12 Rabbit-Resistant Plants for Your Home Landscape
Keep hungry bunnies away by planting these rabbit-proof plants.
If your garden has shown excessive rabbit damage in recent years, it might be because the critters are growing in number. These cute little creatures reach nuisance levels every few years in some areas because of the cyclical nature of their reproduction.
When the rabbit population swells, gardeners experience losses as hungry bunnies feed on lush greenery throughout spring and summer and tender woody plants in winter. After about a decade of population growth, rabbit numbers crash as foxes, coyotes, hawks, and other natural predators hunt them.
In the meantime, gardeners need solutions. Fences and repellents help protect susceptible garden plants from these hungry pests. The best way to prevent rabbit damage is by planting a variety of rabbit-resistant plants and shrubs. Most rabbit-repellent plants feature one or more of the following characteristics that make them less appealing as rabbit food:
- Unpalatable foliage that is spiky, jagged, prickly, fuzzy, or leathery
- Toxic flowers
- Leaves, stems, and flowers with strong fragrance
- Stems with an abundance of sticky sap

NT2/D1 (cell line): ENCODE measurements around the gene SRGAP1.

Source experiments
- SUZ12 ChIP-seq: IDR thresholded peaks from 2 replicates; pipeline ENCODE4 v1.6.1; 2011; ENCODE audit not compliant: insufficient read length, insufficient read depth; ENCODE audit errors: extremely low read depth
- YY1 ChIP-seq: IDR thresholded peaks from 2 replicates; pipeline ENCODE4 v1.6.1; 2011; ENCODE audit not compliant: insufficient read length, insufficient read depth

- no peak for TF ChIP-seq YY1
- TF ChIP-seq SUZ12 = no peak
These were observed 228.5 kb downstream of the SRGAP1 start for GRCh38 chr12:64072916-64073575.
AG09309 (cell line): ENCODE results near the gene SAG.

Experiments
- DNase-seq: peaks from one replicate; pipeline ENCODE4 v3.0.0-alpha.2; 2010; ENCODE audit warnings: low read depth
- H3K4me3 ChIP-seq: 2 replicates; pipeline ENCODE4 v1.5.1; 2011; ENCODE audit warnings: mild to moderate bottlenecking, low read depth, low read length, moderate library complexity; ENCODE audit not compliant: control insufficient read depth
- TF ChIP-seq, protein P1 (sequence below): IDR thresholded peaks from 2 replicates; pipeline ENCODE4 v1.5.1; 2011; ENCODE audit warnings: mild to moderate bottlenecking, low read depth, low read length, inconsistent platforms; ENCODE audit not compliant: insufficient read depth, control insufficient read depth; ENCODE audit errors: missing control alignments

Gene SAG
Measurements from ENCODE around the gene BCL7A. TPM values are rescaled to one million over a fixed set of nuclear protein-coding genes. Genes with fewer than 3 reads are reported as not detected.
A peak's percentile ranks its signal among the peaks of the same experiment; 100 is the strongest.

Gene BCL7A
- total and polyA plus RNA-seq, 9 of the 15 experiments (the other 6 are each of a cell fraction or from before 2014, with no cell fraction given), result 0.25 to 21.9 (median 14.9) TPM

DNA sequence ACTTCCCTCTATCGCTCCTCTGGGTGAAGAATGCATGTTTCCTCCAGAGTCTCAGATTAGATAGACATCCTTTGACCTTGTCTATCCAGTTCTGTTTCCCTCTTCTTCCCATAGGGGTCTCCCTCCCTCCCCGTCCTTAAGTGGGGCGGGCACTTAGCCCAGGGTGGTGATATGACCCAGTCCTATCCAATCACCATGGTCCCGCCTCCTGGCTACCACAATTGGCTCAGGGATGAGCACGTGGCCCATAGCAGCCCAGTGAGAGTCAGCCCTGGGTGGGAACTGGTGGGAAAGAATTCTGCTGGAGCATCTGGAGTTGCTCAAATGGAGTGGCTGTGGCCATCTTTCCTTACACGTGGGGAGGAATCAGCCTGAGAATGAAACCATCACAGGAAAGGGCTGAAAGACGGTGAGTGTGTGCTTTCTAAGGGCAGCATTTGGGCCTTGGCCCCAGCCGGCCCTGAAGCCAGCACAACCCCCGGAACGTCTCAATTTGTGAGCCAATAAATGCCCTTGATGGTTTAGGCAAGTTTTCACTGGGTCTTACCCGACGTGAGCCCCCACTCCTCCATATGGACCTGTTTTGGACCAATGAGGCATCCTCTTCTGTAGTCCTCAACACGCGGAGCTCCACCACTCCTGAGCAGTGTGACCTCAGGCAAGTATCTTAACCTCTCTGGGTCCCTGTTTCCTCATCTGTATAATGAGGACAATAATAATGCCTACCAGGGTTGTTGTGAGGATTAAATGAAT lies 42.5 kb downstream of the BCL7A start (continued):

Read on for our top picks for rabbit-repellent perennials and annuals for your garden and landscape.
Rabbit-Resistant Perennial Plants
1. Aster (Aster spp.)
Some rabbit-resistant perennials perform double duty by also attracting pollinators. Asters are wildly popular with bees and butterflies. These easygoing sun-lovers require no special care or attention. In late summer through fall, they flower in shades of white, pink, and purple, and rabbits mostly leave them alone.
2. Butterfly Weed (Asclepias tuberosa)
The bright orange summertime flowers of butterfly weed are becoming more common sights along roadsides, old fields, and in pollinator gardens. One of the more refined milkweed species, the plant’s compact mounding form thrives in pollinator gardens, where it supports migrating monarch butterflies. But the mild toxicity of the flowers and foliage repels rabbits.
3. Coral Bells (Heuchera spp.)
Shady gardens need rabbit-resistant shade plants. Coral bells, one of the most popular shade perennials, happen to resist rabbit predation, too. Coral bells offer lush foliage in a huge diversity of textures and colors, from black-purple to green, gold, orange, or chartreuse, and they can thrive in nearly any yard. Their blooms range from insignificant spikes of tiny pink or white flowers to something slightly more showy, but the foliage remains the star of the show.
4. Daylily (Hemerocallis spp.)
Daylilies are the classic harbingers of summertime in the garden. Best of all, bunnies leave them alone. They offer narrow strap-like foliage and large brightly colored flowers to complement any color palette, and they are easy to grow. Plant daylilies in full to partial sunlight, preferably in moist soil that drains well.
5. Solomon’s Seal (Polygonatum biflorum)